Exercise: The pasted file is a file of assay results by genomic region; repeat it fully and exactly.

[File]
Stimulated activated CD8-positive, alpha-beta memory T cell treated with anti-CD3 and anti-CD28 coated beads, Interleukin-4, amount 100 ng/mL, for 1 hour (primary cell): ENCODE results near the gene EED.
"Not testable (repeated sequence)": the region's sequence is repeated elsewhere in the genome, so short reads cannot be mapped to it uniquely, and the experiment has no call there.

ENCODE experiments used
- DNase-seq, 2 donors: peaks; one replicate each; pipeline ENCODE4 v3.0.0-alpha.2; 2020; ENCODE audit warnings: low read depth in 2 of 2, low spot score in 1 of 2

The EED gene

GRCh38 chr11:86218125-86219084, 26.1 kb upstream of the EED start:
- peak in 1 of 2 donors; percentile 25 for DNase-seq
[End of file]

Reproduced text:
Stimulated activated CD8-positive, alpha-beta memory T cell treated with anti-CD3 and anti-CD28 coated beads, Interleukin-4, amount 100 ng/mL, for 1 hour (primary cell): ENCODE results near the gene EED.
"Not testable (repeated sequence)": the region's sequence is repeated elsewhere in the genome, so short reads cannot be mapped to it uniquely, and the experiment has no call there.

ENCODE experiments used
- DNase-seq, 2 donors: peaks; one replicate each; pipeline ENCODE4 v3.0.0-alpha.2; 2020; ENCODE audit warnings: low read depth in 2 of 2, low spot score in 1 of 2

The EED gene

GRCh38 chr11:86218125-86219084, 26.1 kb upstream of the EED start:
- peak in 1 of 2 donors; percentile 25 for DNase-seq